Doctor insights on:
Depression Through Pregnancy
When a woman: Has depression during pregnancy - the woman, her psychiatrist ; her obstetrician need to work as a team to determine what is in her best interest. The cost vs benefit of pharmacological treatment must be weighed. Her degree of impairment is a major factor in deciding if medications will be taken. Another option - I have treated pregnant women who had anxiety or depression w acupuncture as they. ...Read more
Include being down or sad most of the time, loss of interest/pleasure in usual activities, unintended increase or decrease in appetite/weight, sleeping more or less than usual, being agitated or lethargic, feeling worthless or inappropriately guilty or self critical, having difficulty concentrating or making decisions, & thinking of death & dying. Suicidal ...Read more
I have been depressed/stressed through my pregnancy with lots of crying. Is this going to hurt/affect my baby?
Consultation needed: In some women, pregnancy can make depression worse; in some, it can make it better. The question often is whether to use pharmaceutical antidepressant medications while a woman is pregnant, and whether the intensity of symptoms makes it reasonable to risk potential effects in the infant. The answer is variable, and discussion with an experienced psychiatrist is very important. ...Read moreSee 2 more doctor answers
Depends: The food and drug administration assigns risk category ratings for drugs in pregnancy. Category c drugs have been suggested to cause problems in the fetus and should be used with caution in pregnancy if absolutely needed. Category d medications have been proven to cause serious harm to fetus and should be avoided. All the current antidepressants are either category c or d. ...Read moreSee 1 more doctor answer
No: The best way to determine pregnancy is with a pregnancy test. Worrying about whether one is pregnant can cause anxiety with problems sleeping, all of which may contribute for feeling depressed or sad. Feeling depressed can occur for a variety of reasons. Maybe an evaluation by a physician is in order to rule-out both depression and pregnancy and to also make sure nothing else is wrong? ...Read moreSee 1 more doctor answer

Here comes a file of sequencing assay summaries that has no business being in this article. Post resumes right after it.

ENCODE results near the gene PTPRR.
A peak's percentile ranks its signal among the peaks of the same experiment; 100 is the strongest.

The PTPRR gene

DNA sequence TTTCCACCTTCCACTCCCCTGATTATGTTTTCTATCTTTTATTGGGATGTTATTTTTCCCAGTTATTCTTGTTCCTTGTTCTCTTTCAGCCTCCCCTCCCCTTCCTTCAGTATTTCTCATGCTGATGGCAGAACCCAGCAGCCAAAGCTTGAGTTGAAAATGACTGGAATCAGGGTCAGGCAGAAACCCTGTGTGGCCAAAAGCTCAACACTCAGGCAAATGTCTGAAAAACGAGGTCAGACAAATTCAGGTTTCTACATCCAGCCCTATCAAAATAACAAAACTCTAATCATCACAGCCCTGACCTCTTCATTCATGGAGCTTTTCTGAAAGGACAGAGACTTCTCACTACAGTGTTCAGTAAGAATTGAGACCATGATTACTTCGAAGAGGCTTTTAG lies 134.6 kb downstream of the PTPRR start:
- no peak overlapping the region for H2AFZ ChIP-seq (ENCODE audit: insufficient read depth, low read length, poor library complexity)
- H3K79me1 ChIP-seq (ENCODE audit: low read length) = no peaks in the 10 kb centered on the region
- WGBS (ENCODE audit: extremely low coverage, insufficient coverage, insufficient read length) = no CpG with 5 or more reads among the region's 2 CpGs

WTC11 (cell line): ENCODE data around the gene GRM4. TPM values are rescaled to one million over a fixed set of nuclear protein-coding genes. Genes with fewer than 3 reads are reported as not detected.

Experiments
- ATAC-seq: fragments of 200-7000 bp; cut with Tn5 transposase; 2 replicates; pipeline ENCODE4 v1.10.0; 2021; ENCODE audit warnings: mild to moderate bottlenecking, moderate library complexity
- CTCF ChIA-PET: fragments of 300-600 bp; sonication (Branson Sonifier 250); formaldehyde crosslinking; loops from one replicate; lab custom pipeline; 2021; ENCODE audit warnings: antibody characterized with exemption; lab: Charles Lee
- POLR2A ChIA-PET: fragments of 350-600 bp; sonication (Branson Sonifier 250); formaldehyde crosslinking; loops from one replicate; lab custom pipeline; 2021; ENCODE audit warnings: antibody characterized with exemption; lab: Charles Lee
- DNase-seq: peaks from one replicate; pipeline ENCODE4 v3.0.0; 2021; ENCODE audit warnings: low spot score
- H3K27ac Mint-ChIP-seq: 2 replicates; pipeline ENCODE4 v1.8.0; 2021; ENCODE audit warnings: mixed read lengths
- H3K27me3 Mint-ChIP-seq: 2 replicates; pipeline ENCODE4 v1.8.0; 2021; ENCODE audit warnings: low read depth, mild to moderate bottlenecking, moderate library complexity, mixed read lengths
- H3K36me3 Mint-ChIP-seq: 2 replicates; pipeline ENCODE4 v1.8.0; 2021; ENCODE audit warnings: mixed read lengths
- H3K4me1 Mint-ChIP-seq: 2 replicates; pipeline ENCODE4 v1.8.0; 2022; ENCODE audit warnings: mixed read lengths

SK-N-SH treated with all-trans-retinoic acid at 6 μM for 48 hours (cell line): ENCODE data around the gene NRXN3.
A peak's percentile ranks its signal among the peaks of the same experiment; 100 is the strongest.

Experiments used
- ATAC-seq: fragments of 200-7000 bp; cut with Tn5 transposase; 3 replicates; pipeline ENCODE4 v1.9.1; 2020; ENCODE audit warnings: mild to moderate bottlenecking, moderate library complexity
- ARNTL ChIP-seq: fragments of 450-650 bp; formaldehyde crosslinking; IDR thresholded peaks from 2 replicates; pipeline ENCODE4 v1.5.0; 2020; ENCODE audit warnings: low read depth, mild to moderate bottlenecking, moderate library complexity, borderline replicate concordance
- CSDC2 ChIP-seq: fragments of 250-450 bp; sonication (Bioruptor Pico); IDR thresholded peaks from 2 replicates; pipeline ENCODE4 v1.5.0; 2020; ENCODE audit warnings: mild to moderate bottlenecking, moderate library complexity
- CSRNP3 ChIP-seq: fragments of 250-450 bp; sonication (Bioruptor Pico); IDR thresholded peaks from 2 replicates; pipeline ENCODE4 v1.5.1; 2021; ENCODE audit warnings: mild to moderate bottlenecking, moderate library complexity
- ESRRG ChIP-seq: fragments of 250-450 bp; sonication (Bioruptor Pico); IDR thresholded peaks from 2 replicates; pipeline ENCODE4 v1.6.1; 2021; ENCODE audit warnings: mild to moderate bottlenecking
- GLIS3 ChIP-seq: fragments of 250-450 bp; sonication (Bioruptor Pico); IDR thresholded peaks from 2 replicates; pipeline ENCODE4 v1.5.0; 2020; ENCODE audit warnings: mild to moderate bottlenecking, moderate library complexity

Very common: Pregnancy and the post-partum time are very challenging. There is the loss of one's body to deal with along with a host of new challenges and responsibilities. There is a hormonal component to this as well and coupled with sleep loss and a very needful newborn, it is not surprising that depression can happen even with the best of circumstances and support systems. ...Read moreSee 2 more doctor answers
Can't risk worsening: It was said, falsely, that pregnancy protects mood. In fact, stress between pending parents, psychological tensions of moving from adult child to parent, fear of the unknown, &possibly hormonal changes all can feed depression in pregnancy. The depression can hurt prenatal care, it can offer physiological harm to mother and fetus, &it's the number1risk for post-partum depression (a true emergency).So treat. ...Read moreSee 1 more doctor answer
Seek help: If you are feeling 'the blues' or depression, there are treatments for this and not all are medicinal. 'solo time', that is time for you to do what makes you you is very important and can, by itself, often help the problem immensely. Certainly family support systems, counselors and medical intervention are also available and important resources. Do not just try to 'tough it out'. ...Read moreSee 1 more doctor answer
Yes, but ...: If you have had postpartum depression with a previous pregnancy - or at any other time - you may get it again. But there are no known effective preventive measures, despite what some say. Talk to your obg doctor if at any time during or after your pregnancy you feel extremely anxious, irritable, depressed, cry for no reason, or have unreasonable fears for your baby. ...Read moreSee 1 more doctor answer
If you're pregnant or planning to get pregnant, there are many things you can do to give your baby a healthy start: Regular prenatal visits along with laboratory testing, ultrasounds, prenatal vitamins and immunizations (like the flu shot and whopping cough booster). Now's the time to eat healthy, stay hydrated, and ...Read more
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